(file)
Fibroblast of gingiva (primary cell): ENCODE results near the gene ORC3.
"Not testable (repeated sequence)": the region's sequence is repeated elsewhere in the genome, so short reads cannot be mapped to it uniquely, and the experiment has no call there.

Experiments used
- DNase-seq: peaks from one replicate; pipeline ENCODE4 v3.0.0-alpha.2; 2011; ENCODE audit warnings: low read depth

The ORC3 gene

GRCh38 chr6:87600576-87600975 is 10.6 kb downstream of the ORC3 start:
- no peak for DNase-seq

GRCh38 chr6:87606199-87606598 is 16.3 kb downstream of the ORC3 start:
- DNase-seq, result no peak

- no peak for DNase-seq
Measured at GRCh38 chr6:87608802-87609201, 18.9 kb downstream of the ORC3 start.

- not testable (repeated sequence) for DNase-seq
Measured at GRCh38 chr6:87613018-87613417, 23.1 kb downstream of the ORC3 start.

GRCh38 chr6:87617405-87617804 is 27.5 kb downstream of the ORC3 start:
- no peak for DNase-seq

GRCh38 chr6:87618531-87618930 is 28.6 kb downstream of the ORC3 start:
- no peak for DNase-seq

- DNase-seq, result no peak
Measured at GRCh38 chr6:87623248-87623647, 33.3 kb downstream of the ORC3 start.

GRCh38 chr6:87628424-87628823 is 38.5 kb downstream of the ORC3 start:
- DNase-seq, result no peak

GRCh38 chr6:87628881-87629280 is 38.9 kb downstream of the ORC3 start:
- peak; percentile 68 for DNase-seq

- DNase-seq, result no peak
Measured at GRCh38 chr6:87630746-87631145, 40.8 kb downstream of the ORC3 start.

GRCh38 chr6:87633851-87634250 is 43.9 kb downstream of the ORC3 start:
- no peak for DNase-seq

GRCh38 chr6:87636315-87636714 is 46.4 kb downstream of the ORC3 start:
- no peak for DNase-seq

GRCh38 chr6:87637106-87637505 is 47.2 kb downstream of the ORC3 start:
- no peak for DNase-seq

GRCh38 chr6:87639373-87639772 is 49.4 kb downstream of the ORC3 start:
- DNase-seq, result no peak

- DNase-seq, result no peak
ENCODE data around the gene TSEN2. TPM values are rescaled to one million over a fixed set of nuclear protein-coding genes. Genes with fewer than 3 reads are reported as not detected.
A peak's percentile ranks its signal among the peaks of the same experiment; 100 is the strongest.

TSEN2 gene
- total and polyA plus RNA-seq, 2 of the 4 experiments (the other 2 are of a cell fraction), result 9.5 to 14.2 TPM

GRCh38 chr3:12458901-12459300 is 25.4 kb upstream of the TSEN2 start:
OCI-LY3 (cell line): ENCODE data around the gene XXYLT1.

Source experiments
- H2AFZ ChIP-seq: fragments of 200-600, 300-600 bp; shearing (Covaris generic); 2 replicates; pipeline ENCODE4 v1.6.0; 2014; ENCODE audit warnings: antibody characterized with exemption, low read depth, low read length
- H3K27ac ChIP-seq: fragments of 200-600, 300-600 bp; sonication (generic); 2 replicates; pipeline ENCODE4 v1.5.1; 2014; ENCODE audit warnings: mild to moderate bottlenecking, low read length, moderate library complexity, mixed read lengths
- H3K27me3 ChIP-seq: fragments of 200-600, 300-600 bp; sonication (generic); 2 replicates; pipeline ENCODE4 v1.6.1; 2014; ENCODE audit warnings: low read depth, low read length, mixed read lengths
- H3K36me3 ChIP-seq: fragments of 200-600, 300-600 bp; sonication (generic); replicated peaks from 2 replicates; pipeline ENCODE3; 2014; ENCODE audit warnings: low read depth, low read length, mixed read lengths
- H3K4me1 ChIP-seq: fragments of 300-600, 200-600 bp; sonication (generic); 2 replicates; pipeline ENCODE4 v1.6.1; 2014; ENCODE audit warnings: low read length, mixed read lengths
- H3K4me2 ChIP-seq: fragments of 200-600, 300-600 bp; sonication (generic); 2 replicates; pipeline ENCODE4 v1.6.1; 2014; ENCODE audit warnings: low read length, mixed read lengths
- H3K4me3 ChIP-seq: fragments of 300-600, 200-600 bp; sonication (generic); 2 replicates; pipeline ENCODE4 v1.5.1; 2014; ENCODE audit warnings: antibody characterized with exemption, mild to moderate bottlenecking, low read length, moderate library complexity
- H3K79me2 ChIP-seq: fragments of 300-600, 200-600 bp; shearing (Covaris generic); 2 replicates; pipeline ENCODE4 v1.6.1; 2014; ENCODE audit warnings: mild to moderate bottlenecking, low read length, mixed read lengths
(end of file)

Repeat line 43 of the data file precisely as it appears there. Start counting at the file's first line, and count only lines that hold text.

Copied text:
- H3K27ac ChIP-seq: fragments of 200-600, 300-600 bp; sonication (generic); 2 replicates; pipeline ENCODE4 v1.5.1; 2014; ENCODE audit warnings: mild to moderate bottlenecking, low read length, moderate library complexity, mixed read lengths